Thursday, November 14, 2013

Getting defensive

Attack-minded defenders have long been considered one of the key ingredients to a successful fantasy team, and while I may personally suggest this quest is sometimes overpursued, there's no arguing with the overall premise that such a player can be extremely valuable.

Two issues arise though.

First, managers tend to overvalue this threat, paying huge premiums which simply cannot be justified. The most obvious example of this in recent times has been Leighton Baines (who has rarely justified the huge premium required to get him) though we've seen similar trends in the past with the likes of Thomas Vermaelen, Nemandja Vidic and even Joleon Lescott.

Second, managers tend to overvalue past success, which can be ill advised at the best of times but is particularly dangerous with defenders. With a few notable exceptions, defenders tend to enjoy limited chances to earn points and the sample sizes involved are generally very small. Thus, a player with the odd goal coming from a handful of shots is no more likely to score again than any number of comparative players who haven't yet registered a goal this season. Of course, we're not saying those "unlucky" few are any more likely either, but the latter are almost certainly held by fewer managers and probably come with a lower price and thus deserve our attention.

The chart below can be sorted by team and plots a player's price against his expected points purely from attacking means (xP). We're trying to identify players whose production exceeds or matches those available in his price bracket and this is best done on a team by team basis (as otherwise you are trying to compare too many variables at once). Once you identify the 'best' options from each team, you can then move on to comparing them all considering other factors.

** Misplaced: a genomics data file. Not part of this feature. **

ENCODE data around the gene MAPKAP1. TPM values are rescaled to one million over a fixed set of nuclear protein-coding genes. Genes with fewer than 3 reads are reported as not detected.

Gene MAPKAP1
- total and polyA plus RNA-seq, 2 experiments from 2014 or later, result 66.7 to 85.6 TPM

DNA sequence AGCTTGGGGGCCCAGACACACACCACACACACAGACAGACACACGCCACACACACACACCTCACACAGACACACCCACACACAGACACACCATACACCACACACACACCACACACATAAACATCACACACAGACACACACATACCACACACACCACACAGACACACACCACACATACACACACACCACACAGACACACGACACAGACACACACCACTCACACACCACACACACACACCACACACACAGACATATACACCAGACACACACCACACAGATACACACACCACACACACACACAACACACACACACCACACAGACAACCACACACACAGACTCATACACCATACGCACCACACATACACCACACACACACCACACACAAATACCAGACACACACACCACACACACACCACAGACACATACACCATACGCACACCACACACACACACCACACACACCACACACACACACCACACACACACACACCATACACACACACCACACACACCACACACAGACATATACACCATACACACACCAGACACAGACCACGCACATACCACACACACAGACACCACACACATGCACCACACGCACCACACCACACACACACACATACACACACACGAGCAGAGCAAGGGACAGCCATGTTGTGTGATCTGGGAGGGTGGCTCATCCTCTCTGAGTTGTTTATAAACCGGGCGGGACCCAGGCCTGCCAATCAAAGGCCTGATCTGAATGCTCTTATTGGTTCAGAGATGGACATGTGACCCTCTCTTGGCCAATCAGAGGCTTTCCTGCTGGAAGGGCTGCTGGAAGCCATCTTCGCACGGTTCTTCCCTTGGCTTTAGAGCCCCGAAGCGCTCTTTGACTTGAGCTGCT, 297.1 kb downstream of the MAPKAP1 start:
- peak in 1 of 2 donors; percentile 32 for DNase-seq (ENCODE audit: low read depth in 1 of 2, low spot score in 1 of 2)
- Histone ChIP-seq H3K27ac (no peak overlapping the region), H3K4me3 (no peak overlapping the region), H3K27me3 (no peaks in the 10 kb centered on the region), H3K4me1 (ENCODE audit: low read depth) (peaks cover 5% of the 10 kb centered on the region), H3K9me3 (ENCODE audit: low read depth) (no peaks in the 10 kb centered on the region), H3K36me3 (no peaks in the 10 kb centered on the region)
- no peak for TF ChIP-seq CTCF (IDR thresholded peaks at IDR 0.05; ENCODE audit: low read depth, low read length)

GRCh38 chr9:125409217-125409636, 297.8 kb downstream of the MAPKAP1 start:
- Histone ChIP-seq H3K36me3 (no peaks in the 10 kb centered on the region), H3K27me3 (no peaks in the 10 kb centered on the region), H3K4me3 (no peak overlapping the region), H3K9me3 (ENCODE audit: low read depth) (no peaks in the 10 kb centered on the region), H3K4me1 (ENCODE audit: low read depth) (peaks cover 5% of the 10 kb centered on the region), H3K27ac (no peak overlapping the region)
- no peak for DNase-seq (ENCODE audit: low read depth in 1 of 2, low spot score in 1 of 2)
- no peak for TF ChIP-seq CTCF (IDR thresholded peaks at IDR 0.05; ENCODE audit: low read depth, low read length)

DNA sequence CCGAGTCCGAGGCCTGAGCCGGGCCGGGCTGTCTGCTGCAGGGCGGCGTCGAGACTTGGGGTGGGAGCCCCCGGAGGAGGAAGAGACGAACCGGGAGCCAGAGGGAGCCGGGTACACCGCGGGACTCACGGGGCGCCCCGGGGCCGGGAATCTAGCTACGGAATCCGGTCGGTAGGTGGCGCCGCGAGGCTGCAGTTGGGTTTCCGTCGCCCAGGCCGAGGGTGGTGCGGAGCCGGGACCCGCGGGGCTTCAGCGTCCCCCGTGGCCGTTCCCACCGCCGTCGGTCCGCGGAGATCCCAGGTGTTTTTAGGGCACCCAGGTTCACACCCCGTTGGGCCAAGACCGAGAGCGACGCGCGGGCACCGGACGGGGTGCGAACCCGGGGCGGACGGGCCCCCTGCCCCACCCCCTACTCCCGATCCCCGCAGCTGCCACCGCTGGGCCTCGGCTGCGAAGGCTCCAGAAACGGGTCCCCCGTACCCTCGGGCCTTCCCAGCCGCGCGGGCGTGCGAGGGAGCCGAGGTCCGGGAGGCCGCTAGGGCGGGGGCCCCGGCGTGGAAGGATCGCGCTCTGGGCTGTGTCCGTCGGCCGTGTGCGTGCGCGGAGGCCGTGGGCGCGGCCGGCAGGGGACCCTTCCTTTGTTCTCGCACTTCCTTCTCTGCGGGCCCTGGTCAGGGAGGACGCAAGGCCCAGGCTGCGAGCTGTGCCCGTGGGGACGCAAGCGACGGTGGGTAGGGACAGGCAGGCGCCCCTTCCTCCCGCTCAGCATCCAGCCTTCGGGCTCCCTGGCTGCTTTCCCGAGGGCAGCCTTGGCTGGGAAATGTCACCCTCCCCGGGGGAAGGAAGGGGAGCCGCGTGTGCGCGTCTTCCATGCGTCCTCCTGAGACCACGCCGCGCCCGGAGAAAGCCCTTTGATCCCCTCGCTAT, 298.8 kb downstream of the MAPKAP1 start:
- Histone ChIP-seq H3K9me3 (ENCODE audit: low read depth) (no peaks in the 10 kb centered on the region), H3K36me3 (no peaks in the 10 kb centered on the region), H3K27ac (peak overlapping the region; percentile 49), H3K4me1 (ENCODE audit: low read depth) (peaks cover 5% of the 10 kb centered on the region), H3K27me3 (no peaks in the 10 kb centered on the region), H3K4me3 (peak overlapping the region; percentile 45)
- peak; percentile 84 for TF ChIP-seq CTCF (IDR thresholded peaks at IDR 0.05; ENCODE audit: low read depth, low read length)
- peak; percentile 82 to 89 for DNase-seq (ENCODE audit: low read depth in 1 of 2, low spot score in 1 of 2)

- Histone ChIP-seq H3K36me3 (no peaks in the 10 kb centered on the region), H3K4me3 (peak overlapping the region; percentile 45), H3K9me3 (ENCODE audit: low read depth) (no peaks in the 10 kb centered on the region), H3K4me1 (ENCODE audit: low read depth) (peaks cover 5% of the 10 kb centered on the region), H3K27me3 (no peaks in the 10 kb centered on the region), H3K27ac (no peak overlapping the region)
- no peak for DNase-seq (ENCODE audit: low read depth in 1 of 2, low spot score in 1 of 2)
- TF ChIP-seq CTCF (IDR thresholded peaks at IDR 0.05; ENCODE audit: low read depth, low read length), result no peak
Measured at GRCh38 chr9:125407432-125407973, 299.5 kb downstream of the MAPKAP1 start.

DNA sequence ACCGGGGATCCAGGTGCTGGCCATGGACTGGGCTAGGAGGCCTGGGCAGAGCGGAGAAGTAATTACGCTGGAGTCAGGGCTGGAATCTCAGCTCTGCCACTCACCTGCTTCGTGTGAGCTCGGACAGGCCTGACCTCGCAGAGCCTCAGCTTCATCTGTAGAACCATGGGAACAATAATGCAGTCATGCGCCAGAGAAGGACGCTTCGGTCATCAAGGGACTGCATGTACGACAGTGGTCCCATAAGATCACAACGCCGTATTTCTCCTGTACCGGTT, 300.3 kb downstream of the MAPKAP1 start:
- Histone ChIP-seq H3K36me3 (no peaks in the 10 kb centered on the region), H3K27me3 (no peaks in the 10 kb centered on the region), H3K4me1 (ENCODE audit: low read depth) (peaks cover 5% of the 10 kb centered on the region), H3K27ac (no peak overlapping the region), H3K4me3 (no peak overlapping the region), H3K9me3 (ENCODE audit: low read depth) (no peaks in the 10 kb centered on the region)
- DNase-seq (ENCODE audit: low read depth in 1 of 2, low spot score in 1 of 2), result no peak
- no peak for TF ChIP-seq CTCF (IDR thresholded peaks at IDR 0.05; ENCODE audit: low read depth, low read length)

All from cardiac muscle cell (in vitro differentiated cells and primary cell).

A note on expected points. In the model, two bonus points are awarded for each goal, based on a approximate study of how these are generally handed out. Hence, if a player has racked up enough shots to score exactly one goal, his xP would be eight rather than the six you might expect.

Sagna and Mertesacker have produced the same attacking points to date with the Frenchman ahead by a couple of points in xP. Given this fact alongside Mertesacker's much higher ownership number (15% vs 1%) and Sagna's slight discount, Sagna looks like the better pick if you were choosing one today, though Mertesacker owners shouldn't feel overly rushed to move him.

Aston Villa
There's really nothing to see here and if you want to invest in this back line you should do so based on playing time and price tag. That could lead one to settle on Baker given his 3.9m price, assuming you are confident on him holding off the challenge of Clark when Luna resumes his left back duties. This isn't a great defense but they've been reasonably good both at home (-1% SiB +/-) and away (-3%), but don't expect to get much on the attacking side of the pitch from your Villains.

Caulker is the only defensive player to notch any points, and coupling that with his name recognition leads to a potentially dangerous situation. Four total attempts, with two on target strongly suggests that his two goal haul to date has been fortuitous and thus that 0.9m premium over Ben Turner looks unjustified.

Ivanovic leads all defenders in xP to date with a very impressive 17 and managers have done well to recognise this, with a 25% ownership already racked up. With a risk rating of 1.2, he looks as safe as anyone in this team and the other 25% of managers who currently own Terry, or particularly Cole and Luiz, should strongly consider making a move to Ivanovic next time they have a spare transfer (or use their wildcard).

Crystal Palace
Delaney owns a slight advantage in xP here, but not enough to justify his higher price tag. If you are interested in this defense (hot tip: you shouldn't be) then Moxey - who boasts a perfect risk rating of 1.0 - is your man.

To date, this one is a no brainer. Coleman trails Baines in actual points by five but that total is far from enough to justify the extra 2.2m required outlay. Add in the fact that Coleman actually tops Baines in xP and you see that the young Irishman should be the pick here. One caveat which the model doesn't account for is Baines' threat from the spot but it's highly unlikely that Everton will earn enough spot kicks for Baines to deliver superior value to his cheaper colleague. The 17% of owners still holding Jagielka - who offers a reasonable though unexciting attacking threat - should consider a move to Coleman when re-shuffling their pack.